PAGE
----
“You need to be careful about getting something that is so trendy you’re not going to like it in a couple of years, unless you’re willing to change it out,” Meyer says.

Painted wood furniture and walls is one look that happens over and over on HGTV, and while it can be amazing for breathing new life into old pieces, Meyer warns about going overboard with the brush.

“It depends on the aesthetic of the room,” Meyer says. “There are some pieces that you do want to paint to give it that look, but not everything. If you are going to paint a piece you can make it look all different ways.”

And when it comes to hardwood, the less manufactured and more imperfect, the better. “People like seeing the knots,” Meyer says of the hand-scraped style. “You can buy it or have it milled that way.

Homeowners are even opting for woodgrain plank tile in bathrooms and basements. “I’m doing a whole lower level that comes off from the lake and that’s not the only one I’ve done,” Meyer says. “It is less expensive and they’ve come a long way with the look.”

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Exposed Beams

Screen Shot 2016-04-05 at 3.40.39 PMIf there is one look that exemplifies the “Fixer Upper” Mindset, it’s big wood beams accenting a vaulted ceiling, whether they are part of the structure or added later just for the look.

“We definitely do a lot of exposed beams,” Meyer says. “You want to change a look, add beams. Even in new construction there’s going to be beams in some rooms for that rough, clean look. There are places that sell actual wood beams that come out of old buildings or farm houses.”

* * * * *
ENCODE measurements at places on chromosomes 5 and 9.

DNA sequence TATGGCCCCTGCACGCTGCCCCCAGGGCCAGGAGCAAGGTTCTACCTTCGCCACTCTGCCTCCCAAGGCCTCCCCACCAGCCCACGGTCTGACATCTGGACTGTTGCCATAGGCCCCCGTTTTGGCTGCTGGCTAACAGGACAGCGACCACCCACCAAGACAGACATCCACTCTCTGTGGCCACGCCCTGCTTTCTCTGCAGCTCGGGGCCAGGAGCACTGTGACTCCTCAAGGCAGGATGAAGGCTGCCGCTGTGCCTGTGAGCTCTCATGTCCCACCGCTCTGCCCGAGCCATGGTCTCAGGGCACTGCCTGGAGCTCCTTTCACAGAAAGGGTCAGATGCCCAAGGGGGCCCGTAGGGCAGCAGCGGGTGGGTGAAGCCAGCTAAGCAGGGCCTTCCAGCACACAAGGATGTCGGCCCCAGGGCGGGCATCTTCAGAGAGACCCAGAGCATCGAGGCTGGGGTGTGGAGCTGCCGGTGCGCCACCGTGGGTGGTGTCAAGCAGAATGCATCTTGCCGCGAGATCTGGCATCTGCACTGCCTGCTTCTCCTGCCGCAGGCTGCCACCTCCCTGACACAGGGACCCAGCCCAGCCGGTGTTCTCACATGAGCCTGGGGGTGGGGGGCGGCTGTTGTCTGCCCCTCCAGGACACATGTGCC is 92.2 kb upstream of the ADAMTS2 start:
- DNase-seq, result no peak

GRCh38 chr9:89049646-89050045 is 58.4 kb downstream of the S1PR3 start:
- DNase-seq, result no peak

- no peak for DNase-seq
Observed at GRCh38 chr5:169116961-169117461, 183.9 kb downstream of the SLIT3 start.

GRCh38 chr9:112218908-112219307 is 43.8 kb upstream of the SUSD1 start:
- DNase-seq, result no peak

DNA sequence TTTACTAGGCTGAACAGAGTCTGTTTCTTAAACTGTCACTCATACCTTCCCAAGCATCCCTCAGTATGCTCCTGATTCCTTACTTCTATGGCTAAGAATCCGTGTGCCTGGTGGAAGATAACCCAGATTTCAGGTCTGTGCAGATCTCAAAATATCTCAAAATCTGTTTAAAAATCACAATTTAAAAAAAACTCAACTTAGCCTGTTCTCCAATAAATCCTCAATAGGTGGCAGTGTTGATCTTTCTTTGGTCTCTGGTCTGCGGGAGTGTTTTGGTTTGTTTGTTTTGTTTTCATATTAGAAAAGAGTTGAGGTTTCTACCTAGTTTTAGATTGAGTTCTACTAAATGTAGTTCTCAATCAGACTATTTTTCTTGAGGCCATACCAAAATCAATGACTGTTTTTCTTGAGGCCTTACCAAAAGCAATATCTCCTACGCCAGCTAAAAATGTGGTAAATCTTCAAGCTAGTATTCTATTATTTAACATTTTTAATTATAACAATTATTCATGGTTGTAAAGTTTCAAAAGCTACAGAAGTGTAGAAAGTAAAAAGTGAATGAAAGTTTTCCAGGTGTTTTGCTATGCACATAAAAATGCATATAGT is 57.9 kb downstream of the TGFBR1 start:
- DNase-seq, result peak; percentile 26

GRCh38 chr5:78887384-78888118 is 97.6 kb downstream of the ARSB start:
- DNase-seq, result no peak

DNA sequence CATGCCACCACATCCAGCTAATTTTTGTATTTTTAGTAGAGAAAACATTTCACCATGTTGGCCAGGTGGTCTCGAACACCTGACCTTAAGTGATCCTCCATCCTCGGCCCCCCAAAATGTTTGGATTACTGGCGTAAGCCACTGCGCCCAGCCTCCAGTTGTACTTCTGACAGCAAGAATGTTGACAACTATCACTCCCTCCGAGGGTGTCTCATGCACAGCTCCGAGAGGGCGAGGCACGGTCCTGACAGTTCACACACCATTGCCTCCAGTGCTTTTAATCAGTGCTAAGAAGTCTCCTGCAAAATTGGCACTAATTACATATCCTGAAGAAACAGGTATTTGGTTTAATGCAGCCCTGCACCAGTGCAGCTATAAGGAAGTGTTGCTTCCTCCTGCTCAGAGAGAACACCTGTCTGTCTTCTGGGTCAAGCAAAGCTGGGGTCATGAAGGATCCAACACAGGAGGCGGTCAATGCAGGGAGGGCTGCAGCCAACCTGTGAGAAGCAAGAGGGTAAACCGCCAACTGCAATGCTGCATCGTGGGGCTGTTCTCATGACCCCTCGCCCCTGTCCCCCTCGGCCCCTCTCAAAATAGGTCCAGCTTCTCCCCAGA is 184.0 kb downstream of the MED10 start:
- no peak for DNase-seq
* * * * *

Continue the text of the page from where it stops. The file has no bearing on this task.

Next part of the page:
For a less expensive version people will also do what is called wrapping a beam. “It’s not quite as expensive and it also isn’t as heavy,” Meyer says.

Hornick says another option is creating box beams, putting four pieces of wood together into a square instead of using a full solid piece of wood while Pettis says many people are painting them or distressing newer ones to make them look old. But sometimes you just can’t beat the real thing.

“We will purchase wood that’s been torn off of 100- 200-year-old barns, spray it for bugs and clean it up a little bit, but leave the gray tones,” Pettis says. “It’s really hard to get the same feel and look of a 100-year-aged oak gray color. There’s a lot of texture in that wood, so it’s really a look that is very difficult to capture without using the real thing. We can stain product to look like it. We can beat it up and try to make it look old, but nothing looks the same as an actual 100-year old piece of wood.”

Barn Bling

Screen Shot 2016-04-05 at 3.41.08 PMHornick says they have been doing all types of sliding barn doors in their homes, whether it is separating a bonus room from the rest of the house or even as a work of art all on its own.

“You don’t need to fill that entire wall with artwork when you have that because the door itself incorporates itself into the design of the house and becomes part of your interior decorating,” Hornick says. “Instead of buying artwork, the artwork is part of the house.”

Meyer says she installed just one slider door with exposed hardware several years ago to cover a safe room and now people request them all of the time, all over the house. The only problem with them is the amount of wall space you need beyond the door to accommodate the slide.

“They’re really cute but you’ve really got to have the space,” she says. “You really need twice the amount of room than the opening.”